Pardon my departure from health policy for a sojourn into Don Taylor’s home ground. These issues are related, since our public-sector health care obligations under either Democratic or Republican proposals will require greater revenue in the coming decades to achieve long-term fiscal balance.
Yesterday’s New York Times included an entertaining but strange article by James Stewart titled “Think your tax rate is high? Try paying 102%?” The article follows Stewart’s earlier column lamenting the fact that his own tax rate greatly exceeds Mitt Romney’s.
Neither column includes actual tax returns. So it is a little hard to pin down the particulars. Yet enough details are presented to suggest a different problem from the one Stewart emphasizes: the whining of affluent and upper middle-class people about tax burdens that are actually pretty reasonable.
The article is subtitled: “Many complain of the I.R.S. Bite, but This One Stands Out.” If describes the “plight” of James Ross, age 58, who paid 102 percent of his taxable income in state, federal, and local taxes in 2010. It includes the comment:
Mr. Ross’s plight illustrates something that comes through in nearly every response [to Stewart’s original column] and cuts across nearly all income levels: the disparities of the tax code don’t just pit rich against poor or middle class. It taxes people within the same income bracket at grossly unequal rates.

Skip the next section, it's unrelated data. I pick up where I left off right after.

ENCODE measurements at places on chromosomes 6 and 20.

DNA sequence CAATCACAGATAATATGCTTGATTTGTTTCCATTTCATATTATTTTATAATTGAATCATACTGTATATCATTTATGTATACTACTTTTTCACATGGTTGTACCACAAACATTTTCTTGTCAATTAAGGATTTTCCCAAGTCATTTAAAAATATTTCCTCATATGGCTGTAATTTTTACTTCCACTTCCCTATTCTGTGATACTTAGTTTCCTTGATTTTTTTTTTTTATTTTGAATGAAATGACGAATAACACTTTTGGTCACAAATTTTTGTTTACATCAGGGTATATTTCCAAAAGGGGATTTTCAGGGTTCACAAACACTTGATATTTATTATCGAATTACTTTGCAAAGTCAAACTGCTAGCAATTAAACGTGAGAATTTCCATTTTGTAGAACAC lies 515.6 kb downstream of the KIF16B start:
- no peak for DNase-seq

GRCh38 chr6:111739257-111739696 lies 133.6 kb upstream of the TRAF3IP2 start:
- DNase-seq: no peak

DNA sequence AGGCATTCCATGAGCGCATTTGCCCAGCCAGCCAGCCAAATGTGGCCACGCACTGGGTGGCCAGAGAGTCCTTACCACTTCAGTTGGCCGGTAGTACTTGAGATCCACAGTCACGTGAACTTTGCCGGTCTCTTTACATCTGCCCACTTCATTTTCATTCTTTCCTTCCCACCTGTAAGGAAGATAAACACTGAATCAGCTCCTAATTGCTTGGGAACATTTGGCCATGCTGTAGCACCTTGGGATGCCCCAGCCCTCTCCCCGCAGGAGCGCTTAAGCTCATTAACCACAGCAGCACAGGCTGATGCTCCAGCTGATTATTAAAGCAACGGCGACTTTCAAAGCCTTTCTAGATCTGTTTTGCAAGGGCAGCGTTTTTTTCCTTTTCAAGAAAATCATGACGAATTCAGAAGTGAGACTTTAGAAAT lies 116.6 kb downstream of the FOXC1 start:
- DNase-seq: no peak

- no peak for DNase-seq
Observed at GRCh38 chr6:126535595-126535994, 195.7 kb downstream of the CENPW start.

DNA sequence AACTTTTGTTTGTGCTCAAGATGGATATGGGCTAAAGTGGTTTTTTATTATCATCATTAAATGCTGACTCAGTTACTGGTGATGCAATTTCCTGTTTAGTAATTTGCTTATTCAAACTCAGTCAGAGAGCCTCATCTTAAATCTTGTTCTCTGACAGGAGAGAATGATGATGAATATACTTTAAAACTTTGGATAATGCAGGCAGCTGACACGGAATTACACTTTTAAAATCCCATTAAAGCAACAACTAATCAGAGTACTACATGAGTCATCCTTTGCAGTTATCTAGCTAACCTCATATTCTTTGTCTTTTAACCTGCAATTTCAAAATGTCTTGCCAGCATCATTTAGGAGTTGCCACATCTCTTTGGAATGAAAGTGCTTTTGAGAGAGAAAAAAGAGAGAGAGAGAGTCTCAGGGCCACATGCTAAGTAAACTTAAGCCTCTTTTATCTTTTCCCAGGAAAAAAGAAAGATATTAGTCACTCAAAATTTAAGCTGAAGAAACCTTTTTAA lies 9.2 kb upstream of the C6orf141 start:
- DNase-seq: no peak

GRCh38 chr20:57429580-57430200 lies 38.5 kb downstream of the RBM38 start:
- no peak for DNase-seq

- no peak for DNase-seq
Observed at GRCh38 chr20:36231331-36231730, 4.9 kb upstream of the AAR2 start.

To emphasize the point, a graphic box titled “How it’s possible to pay a 100% tax rate” describes the plight of a self-employed New Yorker earning $75,000 who ends up in the same position.
Stewart is right about the apparent unfairness created by various loopholes. Yet there’s one basic problem here. Mr. Ross doesn’t have a plight. Stewart informs us—then promptly seems to forget—that Ross’s total taxes amount to only 20 percent of his adjusted gross income. Ross is a wealthy founder and managing member of a private investment firm. Because he has many itemized deductions and background wealth, his taxable income provides the wrong metric in examining his rather modest tax burden. He has no beef here.
The graphic box is even stranger. New Yorkers pay genuinely high taxes. Yet this hypothetical person has $25,000 in itemized deductions for mortgage payments. To be persnickety, this mythical person also has $5,000 in charitable donations, which is statistically unrepresentative at this income level. This produces $12,473 in taxes, based on a presumed taxable income of $11,044. I just don’t know what this example is supposed to prove, or why that final $11,044 is a meaningful figure in understanding the fair distribution of tax burdens.
I have started to do my own taxes. I pay about 25% of my total income in combined federal and state income taxes, Medicare, and Social Security. I’m not in the top 1%, but I do earn an upper-middle-class tenured professor’s income. I don’t do anything creative filing my taxes. I don’t find these rates excessive, especially in light of the nation’s social and fiscal challenges.
The top one percent–but also I believe those of us in the layer or two beneath them–should pay a bit more. Especially in a time when so many Americans are having trouble paying their mortgages or their medical bills, when so many are out of work, we should also whine a bit less.